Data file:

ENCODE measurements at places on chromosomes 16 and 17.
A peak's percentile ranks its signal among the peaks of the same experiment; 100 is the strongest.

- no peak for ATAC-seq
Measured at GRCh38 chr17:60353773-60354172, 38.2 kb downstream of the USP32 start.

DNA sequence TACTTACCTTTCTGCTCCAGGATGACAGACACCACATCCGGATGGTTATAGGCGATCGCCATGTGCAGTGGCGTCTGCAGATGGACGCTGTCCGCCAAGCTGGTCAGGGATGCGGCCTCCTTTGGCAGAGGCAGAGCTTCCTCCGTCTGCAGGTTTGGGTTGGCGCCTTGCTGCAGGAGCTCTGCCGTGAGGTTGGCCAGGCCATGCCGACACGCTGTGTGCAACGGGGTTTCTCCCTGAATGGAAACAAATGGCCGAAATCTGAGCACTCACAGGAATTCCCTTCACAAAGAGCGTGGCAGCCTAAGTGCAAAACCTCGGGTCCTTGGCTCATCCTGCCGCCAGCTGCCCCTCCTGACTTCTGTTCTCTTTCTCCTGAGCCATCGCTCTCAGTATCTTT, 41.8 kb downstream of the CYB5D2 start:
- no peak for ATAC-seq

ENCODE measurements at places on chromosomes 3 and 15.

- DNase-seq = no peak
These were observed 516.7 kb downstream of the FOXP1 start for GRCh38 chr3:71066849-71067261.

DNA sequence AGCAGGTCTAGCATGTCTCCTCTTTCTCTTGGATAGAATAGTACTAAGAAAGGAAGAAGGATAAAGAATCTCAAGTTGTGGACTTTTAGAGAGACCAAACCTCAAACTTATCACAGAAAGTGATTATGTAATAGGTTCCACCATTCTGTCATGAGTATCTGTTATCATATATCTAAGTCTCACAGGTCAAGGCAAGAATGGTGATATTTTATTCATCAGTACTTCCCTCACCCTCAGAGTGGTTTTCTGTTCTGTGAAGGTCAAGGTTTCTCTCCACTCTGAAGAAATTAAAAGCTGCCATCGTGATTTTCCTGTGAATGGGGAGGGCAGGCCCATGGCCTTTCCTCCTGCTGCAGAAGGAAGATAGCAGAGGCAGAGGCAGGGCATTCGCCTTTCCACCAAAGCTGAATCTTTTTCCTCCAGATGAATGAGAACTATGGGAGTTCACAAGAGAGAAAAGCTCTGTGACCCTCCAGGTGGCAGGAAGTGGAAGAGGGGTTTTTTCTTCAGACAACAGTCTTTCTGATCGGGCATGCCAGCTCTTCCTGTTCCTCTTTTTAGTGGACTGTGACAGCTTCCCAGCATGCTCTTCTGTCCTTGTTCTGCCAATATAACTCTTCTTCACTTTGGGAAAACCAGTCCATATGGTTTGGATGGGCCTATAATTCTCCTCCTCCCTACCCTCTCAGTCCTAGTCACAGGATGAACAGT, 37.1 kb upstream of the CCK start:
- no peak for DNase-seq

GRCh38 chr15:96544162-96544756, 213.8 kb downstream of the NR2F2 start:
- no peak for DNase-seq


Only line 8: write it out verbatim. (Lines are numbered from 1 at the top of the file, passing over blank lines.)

- DNase-seq = no peak